Endpoint security is often a struggle for businesses to effectively maintain. Because a significant amount of data is stored on a large number of mobile devices, security is difficult to manage. Additionally, endpoints and cybercrime evolved so that users need traditional network security, but it’s still not sufficient on its own. Organizations need a supplemental service to assist with endpoint security. Companies have begun using AI and machine learning in conjunction with their mobile security strategies. Why is this approach worth considering?
Cybercrime has shifted in focus and methodology in recent years. This means that cybersecurity must shift as well in order to adapt. Today’s cybercriminals tend to steal valuable intellectual property and data, rather than a company’s money. Additionally, data weaponization is increasing. In other words, cybercriminals are leveraging stolen information as a means to implement social engineering schemes and blackmail business executives. Not only that, but now, cybercriminals regularly target Internet of Things devices, such as voice assistants. The environment has spread and become more interconnected, meaning that traditional approaches to network security are insufficient.
Currently, there is a strong focus on malware in the cybersecurity space. Businesses are intent on defending against malware infections, and for good reason. Malware does not show any signs of falling out of use, as criminals still use it to gain access to the data they want. Though antivirus software, firewalls, and other perimeter defenses are still necessary, they can’t completely protect endpoints on their own. This is because the traditional perimeter approach doesn’t acknowledge that data is located on the endpoints. With the huge number of mobile devices that need protection, it’s virtually impossible for many organizations to maintain security solely on manpower.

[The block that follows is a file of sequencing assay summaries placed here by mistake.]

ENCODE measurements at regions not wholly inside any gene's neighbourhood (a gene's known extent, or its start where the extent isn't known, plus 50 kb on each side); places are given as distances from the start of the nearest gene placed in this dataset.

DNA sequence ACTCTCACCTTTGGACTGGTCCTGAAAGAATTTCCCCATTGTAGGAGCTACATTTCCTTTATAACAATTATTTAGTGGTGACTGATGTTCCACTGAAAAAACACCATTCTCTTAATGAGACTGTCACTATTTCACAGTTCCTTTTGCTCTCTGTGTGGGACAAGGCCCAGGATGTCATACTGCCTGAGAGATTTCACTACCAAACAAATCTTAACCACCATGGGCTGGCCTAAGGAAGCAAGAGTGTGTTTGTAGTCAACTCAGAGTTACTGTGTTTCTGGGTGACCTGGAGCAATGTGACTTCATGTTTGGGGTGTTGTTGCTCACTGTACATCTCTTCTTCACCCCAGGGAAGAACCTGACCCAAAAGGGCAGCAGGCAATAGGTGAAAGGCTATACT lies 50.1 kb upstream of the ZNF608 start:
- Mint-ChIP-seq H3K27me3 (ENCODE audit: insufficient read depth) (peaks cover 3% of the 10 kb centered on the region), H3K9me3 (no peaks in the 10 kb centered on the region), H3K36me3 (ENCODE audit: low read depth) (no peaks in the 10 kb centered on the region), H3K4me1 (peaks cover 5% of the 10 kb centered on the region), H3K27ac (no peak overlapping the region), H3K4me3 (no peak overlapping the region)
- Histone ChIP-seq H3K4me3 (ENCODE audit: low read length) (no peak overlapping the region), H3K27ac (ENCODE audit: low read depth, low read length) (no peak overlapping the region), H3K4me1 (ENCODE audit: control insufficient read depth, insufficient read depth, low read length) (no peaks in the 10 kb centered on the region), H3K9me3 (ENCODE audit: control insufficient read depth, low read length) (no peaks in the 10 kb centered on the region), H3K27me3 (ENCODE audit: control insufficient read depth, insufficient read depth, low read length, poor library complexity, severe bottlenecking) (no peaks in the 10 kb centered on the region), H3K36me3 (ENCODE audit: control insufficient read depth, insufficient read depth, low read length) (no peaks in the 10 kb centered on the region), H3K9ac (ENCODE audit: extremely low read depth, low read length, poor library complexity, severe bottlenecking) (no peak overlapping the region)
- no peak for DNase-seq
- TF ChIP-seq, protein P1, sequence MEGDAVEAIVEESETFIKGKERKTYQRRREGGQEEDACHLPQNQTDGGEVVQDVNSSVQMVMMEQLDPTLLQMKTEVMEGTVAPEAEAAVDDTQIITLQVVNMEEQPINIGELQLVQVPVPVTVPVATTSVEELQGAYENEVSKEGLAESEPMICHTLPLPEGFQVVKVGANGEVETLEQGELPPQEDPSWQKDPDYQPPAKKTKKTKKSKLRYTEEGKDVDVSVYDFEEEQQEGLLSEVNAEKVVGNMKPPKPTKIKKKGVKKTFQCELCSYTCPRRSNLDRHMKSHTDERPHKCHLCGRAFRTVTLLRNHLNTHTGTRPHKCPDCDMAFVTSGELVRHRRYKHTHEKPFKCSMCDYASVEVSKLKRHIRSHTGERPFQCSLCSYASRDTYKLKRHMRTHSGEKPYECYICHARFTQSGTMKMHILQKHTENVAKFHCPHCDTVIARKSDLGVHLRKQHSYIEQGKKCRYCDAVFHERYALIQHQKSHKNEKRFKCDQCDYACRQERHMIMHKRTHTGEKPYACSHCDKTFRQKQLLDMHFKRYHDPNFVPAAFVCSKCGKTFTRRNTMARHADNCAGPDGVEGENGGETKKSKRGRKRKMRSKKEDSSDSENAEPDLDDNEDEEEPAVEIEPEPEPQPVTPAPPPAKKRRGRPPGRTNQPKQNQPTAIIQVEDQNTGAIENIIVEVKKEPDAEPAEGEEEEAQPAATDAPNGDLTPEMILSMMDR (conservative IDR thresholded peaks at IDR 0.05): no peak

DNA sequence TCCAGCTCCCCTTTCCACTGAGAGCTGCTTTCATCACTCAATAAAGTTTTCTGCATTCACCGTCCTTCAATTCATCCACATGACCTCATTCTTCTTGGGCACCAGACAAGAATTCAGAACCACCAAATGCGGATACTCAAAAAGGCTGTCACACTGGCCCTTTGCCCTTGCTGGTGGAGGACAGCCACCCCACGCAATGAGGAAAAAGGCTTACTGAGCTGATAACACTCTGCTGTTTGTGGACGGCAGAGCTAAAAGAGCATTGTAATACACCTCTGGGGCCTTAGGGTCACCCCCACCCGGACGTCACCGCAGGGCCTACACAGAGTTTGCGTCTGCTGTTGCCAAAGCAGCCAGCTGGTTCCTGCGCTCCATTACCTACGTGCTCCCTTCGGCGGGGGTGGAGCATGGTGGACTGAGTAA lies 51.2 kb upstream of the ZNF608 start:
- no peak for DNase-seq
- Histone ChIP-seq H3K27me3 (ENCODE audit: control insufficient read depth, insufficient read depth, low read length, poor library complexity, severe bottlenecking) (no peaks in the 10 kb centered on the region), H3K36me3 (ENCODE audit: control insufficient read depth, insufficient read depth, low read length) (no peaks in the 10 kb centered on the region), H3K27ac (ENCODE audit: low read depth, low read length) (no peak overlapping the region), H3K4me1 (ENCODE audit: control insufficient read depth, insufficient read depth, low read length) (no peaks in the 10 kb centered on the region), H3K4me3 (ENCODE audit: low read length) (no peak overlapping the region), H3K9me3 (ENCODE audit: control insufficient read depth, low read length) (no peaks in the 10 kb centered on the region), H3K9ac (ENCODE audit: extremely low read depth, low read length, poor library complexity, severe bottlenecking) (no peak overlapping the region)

Users can augment their endpoint security through the use of machine learning, which can handle the complex algorithms needed to protect data in this age of extreme connection. Machine learning offers facial recognition tools as well as procedures that ensure that the IT team uses the security tools in the correct way and in the right scenario. These capabilities promote communication about possible risks and situational awareness. While human analysts can be the second line of defense by verifying situations and putting plans into action, machine learning performs data protection and prevents intrusions by other machines. Perhaps most importantly, machine learning can handle protecting the data located on a significant number of endpoints.
Machine learning can offer notable assistance in the field of cybersecurity by taking some of the heat off of overworked analysts, giving them the opportunity to perform other tasks instead of focusing only on endpoint security. Today, traditional network security methods aren’t going to cut it. To improve your company’s endpoint security and protect its data, consider implementing machine learning.
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